Series or Stand Alone: Stand Alone
Release Date: May 2011 (First Published 2003)
Pages: 414 (Kindle Edition)
My Rating: 4.5/5
Cover: The kindle version is a tie-in with the movie. I do like the simplicity of the hardcover though.
The gripping international bestseller about motherhood gone awry…
Eva never really wanted to be a mother and certainly not the mother of the unlovable boy who murdered seven of his fellow high school students, a cafeteria worker, and a much-adored teacher who tried to befriend him, all two days before his sixteenth birthday. Now, two years later, it is time for her to come to terms with marriage, career, family, parenthood, and Kevin’s horrific rampage in a series of startlingly direct correspondences with her estranged husband, Franklin. Uneasy with the sacrifices and social demotion of motherhood from the start, Eva fears that her alarming dislike for her own son may be responsible for driving him so nihilistically off the rails.
I came across this some time ago while searching through upcoming DVD releases online. The title grabbed my attention and I’m a fan of some of the actors so I looked up the trailer for the movie. The trailer was good but didn’t tell me much so when I dug a little more I found out what it was about. I had no idea the movie was about a school shooting or that the movie was adapted from a novel. (I love when I see a good movie, or movie trailer in this case, and find out it’s based on a book!!) I still haven’t had the chance to get my hands on the movie but I remember watching the trailer several times throughout my reading. This is not a happy story. It does not have happy or even likeable characters. But the story is gripping and the relationships inside have made me appreciate things more in my life. The depth of emotion caused me to take my time reading the book. I didn’t want to skim or miss anything important. The school shooting itself is more of a backdrop to Eva Khatchadourian’s life; because this story isn’t about just Kevin and his actions on that fateful Thursday. This is about Eva herself, her relationship with the world before and after Kevin entered it, and her ability to pick up the pieces of her life and get them working again.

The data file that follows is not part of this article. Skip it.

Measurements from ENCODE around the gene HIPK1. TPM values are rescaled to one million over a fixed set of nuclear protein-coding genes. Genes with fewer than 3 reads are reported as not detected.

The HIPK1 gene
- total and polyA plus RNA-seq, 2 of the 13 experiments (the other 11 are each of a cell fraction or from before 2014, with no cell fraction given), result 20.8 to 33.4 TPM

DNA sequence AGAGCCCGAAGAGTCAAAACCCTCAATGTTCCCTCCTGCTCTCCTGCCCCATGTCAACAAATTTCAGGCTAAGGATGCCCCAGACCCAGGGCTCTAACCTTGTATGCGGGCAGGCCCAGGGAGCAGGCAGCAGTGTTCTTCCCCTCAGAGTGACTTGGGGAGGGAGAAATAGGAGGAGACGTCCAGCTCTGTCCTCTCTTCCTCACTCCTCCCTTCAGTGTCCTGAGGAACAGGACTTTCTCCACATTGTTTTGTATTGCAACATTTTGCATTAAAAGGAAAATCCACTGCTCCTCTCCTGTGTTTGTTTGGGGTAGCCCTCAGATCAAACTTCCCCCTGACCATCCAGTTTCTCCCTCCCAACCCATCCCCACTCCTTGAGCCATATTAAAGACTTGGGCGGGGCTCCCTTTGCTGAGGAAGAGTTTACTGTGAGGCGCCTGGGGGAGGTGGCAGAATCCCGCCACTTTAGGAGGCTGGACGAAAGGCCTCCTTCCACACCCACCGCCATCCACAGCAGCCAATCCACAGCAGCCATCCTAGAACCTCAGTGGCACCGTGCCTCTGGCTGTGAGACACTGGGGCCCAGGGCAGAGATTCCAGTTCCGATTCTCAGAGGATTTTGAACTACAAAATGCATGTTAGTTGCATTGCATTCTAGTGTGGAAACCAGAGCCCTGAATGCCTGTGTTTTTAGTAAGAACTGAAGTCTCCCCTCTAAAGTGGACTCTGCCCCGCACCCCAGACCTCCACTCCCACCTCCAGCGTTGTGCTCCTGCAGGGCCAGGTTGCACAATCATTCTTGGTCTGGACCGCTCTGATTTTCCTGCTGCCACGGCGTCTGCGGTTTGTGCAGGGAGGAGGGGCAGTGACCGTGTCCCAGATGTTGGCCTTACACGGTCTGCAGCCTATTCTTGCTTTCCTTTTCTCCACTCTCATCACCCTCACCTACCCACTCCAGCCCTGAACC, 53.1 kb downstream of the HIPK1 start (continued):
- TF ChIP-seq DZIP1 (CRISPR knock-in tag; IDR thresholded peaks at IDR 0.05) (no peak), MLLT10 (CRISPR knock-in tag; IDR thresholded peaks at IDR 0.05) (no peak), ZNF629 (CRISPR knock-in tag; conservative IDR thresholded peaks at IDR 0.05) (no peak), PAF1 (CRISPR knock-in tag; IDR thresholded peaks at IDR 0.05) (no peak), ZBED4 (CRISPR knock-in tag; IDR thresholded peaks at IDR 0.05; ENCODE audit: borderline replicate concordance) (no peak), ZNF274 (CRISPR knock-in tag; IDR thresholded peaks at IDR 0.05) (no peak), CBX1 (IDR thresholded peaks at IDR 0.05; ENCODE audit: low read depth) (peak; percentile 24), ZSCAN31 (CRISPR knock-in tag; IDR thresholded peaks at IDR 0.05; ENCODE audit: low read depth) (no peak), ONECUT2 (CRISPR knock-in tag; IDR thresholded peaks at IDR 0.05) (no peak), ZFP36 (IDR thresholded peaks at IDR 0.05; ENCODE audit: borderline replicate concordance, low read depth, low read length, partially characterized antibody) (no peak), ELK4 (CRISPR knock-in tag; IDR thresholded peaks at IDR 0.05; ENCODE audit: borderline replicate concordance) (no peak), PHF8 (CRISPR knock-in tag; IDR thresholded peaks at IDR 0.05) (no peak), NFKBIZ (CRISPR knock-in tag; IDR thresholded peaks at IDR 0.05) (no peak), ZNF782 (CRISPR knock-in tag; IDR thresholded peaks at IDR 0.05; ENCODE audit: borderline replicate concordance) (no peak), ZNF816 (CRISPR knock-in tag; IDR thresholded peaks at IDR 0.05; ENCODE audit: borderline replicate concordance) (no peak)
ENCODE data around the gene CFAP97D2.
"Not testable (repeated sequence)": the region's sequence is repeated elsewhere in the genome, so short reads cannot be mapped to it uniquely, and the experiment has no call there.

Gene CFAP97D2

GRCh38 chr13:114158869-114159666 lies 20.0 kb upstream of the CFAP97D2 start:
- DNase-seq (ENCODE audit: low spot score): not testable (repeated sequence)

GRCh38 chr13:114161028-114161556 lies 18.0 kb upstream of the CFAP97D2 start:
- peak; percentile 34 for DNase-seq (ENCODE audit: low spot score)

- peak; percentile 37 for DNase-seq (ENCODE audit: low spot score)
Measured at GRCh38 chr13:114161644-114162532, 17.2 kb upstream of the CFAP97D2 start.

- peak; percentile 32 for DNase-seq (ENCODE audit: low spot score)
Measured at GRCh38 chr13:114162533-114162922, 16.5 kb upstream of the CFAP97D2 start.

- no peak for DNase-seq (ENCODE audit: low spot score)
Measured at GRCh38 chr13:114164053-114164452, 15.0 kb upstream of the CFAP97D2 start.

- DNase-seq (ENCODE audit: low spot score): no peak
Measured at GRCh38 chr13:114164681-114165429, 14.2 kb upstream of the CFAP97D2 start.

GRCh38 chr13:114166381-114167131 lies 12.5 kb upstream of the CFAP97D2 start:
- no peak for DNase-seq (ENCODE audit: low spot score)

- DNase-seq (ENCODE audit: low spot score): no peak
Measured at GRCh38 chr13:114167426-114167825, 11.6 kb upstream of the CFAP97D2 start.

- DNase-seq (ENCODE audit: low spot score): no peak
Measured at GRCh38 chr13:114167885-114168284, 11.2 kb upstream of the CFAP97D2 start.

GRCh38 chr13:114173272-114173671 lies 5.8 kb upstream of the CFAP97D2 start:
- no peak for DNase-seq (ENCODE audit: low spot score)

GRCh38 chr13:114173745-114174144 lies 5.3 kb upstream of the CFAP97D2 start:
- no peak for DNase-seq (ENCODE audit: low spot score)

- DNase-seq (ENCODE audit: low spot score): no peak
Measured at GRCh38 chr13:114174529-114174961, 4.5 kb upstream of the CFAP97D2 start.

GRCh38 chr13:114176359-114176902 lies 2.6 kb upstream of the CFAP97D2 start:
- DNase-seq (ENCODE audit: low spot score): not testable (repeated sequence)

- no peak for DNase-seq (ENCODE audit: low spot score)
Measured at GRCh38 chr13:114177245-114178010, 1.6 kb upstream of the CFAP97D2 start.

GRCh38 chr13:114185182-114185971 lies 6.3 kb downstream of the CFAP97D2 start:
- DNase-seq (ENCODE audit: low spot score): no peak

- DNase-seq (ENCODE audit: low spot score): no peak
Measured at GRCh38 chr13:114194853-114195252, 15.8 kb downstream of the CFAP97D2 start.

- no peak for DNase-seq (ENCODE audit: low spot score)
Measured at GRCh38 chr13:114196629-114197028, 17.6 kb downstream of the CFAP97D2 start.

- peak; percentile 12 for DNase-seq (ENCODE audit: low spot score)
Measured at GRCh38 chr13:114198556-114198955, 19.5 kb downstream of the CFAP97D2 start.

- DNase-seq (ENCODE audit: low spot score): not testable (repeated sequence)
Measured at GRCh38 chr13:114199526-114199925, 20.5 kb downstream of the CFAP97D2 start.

My only real issue with the book is the author’s use of vocabulary words. Bring on cuss words, bring on made-up words, and bring on lame dialogue that makes me roll my eyes any day! But bring on extravagant and excessive language and you’ll have to give me a moment to look that up please. I mean thank goodness I was reading the book on my Kindle or I’d have to have a dictionary or thesaurus with me. I literally had to highlight at least one word every other page (if not every page) to see what a particular term meant. Maybe that says poorly about my own use of terminology…I know my vocabulary could be much better. I know I could be more sophisticated, but hot damn some of those words were crazy. Of course context clues can be your best friend while reading but sometimes after I highlighted and looked up a word I literally said “Seriously?!? You couldn’t have just said *insert something a little less over the top here* But I digress; the vocabulary usage is more a problem for me because I’m not a literary critic and honestly, it was probably above my level in many different aspects.
While the characters aren’t the people you want to be your friends, neighbors, or even live anywhere near you so you might run into them kind of people I was still completely fascinated by them. Eva and Kevin both are impossible to forget and I have a feeling I’ll want to re-visit them many times in the future. I’ve always wanted to be a mother and I love every minute of it. However, how would my life be if I had a child that seemed to hate me and the world? I don’t know… and that scares me. Putting myself in Eva’s position is very unsettling and I like that that this story has affected me so. I like books that make me question things, that make me uncomfortable, and can make me cry and cringe. The author has certainly accomplished something with their book if it can affect readers on such an intimate level. I enjoyed Shriver’s writing (even with her excessive vocabulary lessons, thank you by the way) and I’m looking forward to more of her work. No matter how difficult this book can be for certain readers I think one is missing out if they pass up on Kevin.